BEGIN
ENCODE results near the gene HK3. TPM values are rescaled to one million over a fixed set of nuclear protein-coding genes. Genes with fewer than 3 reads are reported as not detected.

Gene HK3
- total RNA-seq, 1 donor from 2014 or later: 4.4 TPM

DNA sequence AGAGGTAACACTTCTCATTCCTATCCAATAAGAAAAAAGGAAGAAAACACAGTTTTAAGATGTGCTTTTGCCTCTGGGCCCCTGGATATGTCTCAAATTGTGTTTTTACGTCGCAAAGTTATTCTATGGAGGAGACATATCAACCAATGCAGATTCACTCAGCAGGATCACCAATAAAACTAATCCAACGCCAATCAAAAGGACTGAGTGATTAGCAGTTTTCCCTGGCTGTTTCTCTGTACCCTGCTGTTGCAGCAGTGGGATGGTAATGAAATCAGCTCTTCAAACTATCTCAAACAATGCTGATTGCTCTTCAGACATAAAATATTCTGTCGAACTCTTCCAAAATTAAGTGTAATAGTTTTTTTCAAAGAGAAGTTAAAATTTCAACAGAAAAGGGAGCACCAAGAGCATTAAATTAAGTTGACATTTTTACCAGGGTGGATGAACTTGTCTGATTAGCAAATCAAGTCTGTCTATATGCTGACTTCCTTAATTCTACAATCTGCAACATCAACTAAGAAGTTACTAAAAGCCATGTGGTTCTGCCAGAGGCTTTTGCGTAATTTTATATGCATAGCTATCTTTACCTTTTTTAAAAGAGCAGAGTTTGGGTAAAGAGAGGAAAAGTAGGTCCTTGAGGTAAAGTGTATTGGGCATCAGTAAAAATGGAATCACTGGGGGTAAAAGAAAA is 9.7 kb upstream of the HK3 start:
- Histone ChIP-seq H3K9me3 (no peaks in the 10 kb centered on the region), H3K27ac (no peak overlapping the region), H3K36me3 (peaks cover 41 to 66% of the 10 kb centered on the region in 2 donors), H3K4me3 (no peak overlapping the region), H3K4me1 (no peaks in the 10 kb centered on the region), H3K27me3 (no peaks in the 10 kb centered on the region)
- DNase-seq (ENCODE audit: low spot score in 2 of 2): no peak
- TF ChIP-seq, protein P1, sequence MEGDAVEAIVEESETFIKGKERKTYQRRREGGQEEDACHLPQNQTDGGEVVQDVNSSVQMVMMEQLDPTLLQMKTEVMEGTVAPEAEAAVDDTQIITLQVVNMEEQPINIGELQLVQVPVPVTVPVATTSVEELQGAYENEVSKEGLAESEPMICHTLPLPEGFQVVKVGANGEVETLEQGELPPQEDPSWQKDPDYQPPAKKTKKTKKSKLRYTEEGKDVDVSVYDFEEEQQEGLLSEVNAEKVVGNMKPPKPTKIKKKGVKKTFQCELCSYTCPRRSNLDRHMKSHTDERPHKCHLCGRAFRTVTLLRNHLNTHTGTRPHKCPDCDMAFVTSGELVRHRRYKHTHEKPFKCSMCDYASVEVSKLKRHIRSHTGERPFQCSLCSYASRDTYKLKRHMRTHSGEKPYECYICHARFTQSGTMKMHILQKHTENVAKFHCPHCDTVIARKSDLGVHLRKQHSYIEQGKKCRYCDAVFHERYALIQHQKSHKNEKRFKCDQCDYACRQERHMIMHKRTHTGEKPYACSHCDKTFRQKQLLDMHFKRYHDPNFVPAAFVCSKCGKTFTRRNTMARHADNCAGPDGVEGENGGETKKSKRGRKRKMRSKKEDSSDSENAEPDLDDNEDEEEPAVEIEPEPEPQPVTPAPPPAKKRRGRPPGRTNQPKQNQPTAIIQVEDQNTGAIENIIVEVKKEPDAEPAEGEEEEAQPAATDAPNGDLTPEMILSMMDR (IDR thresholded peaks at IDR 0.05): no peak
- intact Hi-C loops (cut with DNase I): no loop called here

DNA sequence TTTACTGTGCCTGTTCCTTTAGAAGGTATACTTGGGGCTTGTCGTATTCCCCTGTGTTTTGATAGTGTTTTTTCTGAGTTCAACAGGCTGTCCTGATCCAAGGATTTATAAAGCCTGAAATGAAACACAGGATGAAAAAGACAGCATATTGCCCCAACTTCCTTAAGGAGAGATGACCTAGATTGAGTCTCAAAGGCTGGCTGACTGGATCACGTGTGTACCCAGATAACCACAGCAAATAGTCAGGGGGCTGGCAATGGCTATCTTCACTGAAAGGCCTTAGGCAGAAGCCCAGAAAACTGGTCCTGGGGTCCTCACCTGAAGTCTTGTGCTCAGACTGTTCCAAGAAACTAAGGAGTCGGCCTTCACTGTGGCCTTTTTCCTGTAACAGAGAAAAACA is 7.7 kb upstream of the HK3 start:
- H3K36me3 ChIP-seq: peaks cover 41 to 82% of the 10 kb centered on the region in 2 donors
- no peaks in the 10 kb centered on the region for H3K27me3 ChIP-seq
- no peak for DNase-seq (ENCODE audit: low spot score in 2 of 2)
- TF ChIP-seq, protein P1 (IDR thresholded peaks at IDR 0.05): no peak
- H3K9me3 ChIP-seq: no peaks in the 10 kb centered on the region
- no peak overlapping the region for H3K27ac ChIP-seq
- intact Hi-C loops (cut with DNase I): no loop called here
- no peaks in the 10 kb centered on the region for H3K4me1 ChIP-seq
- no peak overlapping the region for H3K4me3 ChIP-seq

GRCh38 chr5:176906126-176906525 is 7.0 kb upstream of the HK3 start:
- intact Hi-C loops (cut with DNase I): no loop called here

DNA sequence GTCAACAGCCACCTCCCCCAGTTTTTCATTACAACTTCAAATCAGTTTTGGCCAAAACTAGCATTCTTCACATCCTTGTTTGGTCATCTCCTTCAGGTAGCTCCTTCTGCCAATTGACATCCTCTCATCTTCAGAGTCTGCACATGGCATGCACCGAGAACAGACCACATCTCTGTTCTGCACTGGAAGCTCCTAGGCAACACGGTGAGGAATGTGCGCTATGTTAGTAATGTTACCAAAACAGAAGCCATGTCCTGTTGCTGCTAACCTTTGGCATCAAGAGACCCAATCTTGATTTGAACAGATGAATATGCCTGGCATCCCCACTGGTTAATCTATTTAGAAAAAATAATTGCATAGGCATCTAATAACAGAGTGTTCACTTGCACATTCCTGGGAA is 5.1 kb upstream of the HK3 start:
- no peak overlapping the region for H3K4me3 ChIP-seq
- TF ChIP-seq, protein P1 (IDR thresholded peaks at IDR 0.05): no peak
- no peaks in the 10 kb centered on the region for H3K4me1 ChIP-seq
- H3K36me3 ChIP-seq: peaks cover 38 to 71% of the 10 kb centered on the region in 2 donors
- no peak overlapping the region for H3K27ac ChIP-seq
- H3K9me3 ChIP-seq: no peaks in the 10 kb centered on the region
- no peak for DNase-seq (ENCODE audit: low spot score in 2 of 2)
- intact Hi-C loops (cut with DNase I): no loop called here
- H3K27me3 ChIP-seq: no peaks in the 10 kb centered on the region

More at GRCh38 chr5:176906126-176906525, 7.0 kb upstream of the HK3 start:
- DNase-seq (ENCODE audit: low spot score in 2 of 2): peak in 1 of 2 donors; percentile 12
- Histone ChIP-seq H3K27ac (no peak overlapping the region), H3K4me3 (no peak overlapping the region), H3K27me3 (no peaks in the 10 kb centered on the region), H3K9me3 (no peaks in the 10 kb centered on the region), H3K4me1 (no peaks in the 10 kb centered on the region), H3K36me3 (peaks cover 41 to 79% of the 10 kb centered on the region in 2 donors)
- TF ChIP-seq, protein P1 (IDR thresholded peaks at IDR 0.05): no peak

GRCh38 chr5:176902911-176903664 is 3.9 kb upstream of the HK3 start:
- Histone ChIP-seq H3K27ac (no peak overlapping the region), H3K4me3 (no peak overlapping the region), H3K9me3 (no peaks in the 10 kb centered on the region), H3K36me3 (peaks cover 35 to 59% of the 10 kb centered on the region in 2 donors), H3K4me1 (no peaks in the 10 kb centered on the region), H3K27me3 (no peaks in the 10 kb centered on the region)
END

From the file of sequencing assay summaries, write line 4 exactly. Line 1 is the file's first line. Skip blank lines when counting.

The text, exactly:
DNA sequence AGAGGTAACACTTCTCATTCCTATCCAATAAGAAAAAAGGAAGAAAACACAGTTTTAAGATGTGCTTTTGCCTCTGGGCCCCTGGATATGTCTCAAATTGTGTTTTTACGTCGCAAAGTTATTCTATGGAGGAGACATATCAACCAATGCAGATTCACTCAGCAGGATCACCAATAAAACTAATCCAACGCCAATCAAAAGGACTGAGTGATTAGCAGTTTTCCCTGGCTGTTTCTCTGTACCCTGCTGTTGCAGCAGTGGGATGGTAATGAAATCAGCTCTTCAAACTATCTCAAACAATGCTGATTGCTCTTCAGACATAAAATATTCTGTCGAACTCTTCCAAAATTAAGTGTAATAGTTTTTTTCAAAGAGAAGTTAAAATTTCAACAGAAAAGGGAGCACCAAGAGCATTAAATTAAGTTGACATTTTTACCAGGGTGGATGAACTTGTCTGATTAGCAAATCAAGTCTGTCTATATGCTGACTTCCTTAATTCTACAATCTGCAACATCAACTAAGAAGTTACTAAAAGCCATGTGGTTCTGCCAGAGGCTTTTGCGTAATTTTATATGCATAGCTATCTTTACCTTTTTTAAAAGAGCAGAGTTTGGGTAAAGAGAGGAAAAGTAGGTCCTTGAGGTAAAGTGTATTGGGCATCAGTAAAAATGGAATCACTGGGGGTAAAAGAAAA is 9.7 kb upstream of the HK3 start: